The school may try to base your child’s IEP on its existing programs, even though IDEA requires schools to tailor the plan around the child’s needs. Some parents even report being handed a completed IEP to sign, without having given meaningful input. Teachers may ask permission to draft an IEP in advance of the meeting, but you should be free to make additions, request changes, or question any of the goals or interventions.
If the school suggests an accommodation, ask for written proof that it is effective. Many schools have a “menu” of accommodations. Some may be helpful, as teachers and administrators have seen what has worked well for other students. But don’t let them limit the accommodations they’ll offer to choices from that menu. Offer feedback and share with teachers the successful strategies you use at home. Writing an IEP is a parent-teacher-child partnership.
A shortcoming of many IEPs is that the responsibility is placed on the child. Write down what parents and teachers are responsible for, and make sure that all the participants are clear on what they need to do. For instance, the IEP might say: “Henry needs to know his homework assignments 90 percent of the time; the teacher and parent will sign and send his assignment book back and forth from school and monitor his progress weekly.”
Put all requests, concerns, and thank-you’s in writing—and keep copies on file. After each IEP meeting, summarize the main points in a letter to participants to establish a written record of what was said. A recent U.S. Supreme Court ruling held that the legal burden of proving that a plan fails to meet a child’s needs falls on the parents. Thus, it is more important than ever to document difficulties, to be assertive about receiving progress reports, and to push for changes to the IEP as needed.
Figure out who will evaluate whether the plan is working and how often. Determine how progress will be measured—test scores, weekly reports, teacher records, or grades. Verify that teachers are implementing the agreed-upon plan every day. Weekly meetings, telephone calls, or e-mails are in order during the first weeks after the IEP has been implemented. Check with your child as well.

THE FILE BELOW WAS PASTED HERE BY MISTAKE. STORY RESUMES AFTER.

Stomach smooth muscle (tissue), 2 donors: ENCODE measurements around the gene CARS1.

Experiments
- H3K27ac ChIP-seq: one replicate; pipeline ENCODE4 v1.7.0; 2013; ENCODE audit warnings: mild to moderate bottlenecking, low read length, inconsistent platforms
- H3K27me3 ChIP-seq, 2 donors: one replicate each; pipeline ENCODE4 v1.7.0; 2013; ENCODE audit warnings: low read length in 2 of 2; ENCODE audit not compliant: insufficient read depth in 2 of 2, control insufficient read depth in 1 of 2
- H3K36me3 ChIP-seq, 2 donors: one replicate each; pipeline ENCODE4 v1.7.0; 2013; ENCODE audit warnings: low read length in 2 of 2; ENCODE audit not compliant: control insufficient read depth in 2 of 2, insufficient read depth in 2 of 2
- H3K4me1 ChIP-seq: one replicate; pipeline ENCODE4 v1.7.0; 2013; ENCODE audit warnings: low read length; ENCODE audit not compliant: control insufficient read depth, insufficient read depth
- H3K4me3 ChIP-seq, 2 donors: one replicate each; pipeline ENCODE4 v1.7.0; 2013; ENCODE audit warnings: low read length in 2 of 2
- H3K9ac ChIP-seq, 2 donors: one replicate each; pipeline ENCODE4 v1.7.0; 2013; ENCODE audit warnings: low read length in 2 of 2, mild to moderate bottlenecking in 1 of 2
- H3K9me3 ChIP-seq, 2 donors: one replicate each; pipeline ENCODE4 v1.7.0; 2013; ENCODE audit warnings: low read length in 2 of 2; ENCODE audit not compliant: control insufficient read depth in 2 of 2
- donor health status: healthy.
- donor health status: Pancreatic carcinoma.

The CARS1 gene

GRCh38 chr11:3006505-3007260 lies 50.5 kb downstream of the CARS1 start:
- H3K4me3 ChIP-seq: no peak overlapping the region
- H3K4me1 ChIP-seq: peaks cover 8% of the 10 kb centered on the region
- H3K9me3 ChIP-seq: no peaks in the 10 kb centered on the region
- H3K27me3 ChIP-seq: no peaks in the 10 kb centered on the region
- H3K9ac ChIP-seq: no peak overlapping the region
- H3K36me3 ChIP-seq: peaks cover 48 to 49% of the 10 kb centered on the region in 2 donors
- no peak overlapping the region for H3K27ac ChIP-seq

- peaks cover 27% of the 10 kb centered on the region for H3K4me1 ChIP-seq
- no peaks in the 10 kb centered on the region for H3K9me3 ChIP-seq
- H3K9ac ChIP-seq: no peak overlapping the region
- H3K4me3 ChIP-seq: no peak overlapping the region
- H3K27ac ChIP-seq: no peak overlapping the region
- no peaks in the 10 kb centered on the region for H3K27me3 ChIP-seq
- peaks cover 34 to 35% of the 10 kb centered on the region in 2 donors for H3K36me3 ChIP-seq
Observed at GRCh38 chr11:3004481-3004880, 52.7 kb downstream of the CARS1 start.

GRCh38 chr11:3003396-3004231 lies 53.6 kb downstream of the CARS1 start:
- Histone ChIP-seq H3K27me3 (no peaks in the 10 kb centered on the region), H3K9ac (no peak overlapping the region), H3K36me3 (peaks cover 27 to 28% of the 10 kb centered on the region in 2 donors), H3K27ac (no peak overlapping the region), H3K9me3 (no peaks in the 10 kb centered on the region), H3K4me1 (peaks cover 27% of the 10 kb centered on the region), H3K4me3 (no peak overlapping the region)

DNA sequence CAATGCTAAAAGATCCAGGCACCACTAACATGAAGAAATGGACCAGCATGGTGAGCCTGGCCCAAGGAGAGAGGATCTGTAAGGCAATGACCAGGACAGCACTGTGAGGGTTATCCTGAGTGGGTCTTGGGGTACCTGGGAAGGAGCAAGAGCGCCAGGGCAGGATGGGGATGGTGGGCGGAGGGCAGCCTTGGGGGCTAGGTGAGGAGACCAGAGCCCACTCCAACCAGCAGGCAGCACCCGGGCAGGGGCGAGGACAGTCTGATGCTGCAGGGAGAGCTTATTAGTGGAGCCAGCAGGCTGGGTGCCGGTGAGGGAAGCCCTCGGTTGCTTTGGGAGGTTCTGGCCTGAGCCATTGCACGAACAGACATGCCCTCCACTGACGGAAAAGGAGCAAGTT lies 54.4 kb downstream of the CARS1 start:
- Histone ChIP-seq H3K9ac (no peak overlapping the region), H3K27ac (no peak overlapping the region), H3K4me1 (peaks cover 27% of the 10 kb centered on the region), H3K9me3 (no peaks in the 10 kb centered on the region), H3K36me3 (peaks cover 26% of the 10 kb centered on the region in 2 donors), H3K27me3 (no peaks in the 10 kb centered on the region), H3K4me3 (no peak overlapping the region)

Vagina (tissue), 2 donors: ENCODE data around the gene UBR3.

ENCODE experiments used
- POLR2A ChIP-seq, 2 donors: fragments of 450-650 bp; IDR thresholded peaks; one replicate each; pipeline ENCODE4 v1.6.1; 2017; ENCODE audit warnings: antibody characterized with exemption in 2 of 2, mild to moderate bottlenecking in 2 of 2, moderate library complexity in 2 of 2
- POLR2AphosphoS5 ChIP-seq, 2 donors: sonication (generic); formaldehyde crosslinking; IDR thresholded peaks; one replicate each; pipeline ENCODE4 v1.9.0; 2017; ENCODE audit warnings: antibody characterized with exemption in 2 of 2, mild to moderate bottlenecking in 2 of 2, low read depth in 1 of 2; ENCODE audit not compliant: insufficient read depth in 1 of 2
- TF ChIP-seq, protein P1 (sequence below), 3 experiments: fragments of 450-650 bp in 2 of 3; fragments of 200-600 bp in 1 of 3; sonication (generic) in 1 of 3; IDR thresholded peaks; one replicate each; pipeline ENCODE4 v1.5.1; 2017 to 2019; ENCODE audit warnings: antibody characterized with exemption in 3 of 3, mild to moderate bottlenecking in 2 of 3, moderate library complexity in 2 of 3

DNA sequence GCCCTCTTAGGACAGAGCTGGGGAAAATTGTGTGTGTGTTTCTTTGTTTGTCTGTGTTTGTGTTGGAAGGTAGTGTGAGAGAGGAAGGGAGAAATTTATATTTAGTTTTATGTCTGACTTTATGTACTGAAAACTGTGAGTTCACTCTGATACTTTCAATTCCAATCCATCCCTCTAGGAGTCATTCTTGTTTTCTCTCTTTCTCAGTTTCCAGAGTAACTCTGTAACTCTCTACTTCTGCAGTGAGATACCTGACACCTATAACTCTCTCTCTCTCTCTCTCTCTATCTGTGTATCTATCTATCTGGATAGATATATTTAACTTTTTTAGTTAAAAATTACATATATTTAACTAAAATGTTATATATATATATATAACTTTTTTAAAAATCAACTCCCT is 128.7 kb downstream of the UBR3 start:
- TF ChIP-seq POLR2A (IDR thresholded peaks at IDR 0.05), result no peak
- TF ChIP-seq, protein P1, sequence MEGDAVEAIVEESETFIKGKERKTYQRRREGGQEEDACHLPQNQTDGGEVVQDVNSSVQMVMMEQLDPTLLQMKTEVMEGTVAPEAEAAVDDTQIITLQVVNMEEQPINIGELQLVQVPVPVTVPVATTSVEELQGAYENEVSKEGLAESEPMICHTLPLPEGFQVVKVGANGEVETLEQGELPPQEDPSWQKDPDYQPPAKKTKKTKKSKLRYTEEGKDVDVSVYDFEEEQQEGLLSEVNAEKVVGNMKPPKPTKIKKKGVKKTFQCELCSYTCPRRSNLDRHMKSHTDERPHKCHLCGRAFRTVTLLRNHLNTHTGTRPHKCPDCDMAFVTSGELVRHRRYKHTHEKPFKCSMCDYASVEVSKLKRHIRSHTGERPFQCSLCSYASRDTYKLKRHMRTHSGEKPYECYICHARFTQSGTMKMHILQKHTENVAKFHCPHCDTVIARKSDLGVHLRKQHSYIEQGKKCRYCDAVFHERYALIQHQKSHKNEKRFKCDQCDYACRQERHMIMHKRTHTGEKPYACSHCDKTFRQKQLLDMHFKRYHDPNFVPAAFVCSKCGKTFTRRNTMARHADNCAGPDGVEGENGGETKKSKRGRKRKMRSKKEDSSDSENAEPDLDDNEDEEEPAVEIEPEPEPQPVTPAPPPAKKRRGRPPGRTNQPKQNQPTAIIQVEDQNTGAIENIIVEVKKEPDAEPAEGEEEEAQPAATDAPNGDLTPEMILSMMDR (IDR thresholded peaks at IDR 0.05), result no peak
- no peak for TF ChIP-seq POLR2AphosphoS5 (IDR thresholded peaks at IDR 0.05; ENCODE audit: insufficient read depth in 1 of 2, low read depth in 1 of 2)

Discuss the results of evaluations with school officials, and check in every month or so about your child’s progress. You can set up an IEP meeting to discuss concerns at any time. And don’t underestimate the power of thank-you notes. Many teachers feel underappreciated, so letting them know you recognize their efforts will keep them on your child’s side.
By law, the educational team mustmeet annually to review your child’s IEP. Many schools hold that meeting in the spring, to review current strategies, progress, and set goals for the coming year—but your child’s progress over the summer, or the demands of the new grade, may make start-of-the-school-year plan changes necessary. Under Section 504, the school is not required to hold an annual review or to involve parents in meetings. However, you may stillrequest a meeting at any time.
An IEP is not set in stone. Certain strategies may not work as well as expected, or better ideas might be introduced. In addition to the accommodations listed in the IEP, write into the document, “If the student begins to struggle, the teacher and parent will talk with each other immediately, and the IEP will be adjusted as needed in between IEP meetings.”
If at any point you reach an impasse with school authorities, or if you just want an expert to accompany you to meetings, contact an educational advocate or attorney. Many offer free or low-cost consultation. To find one in your area, look online at: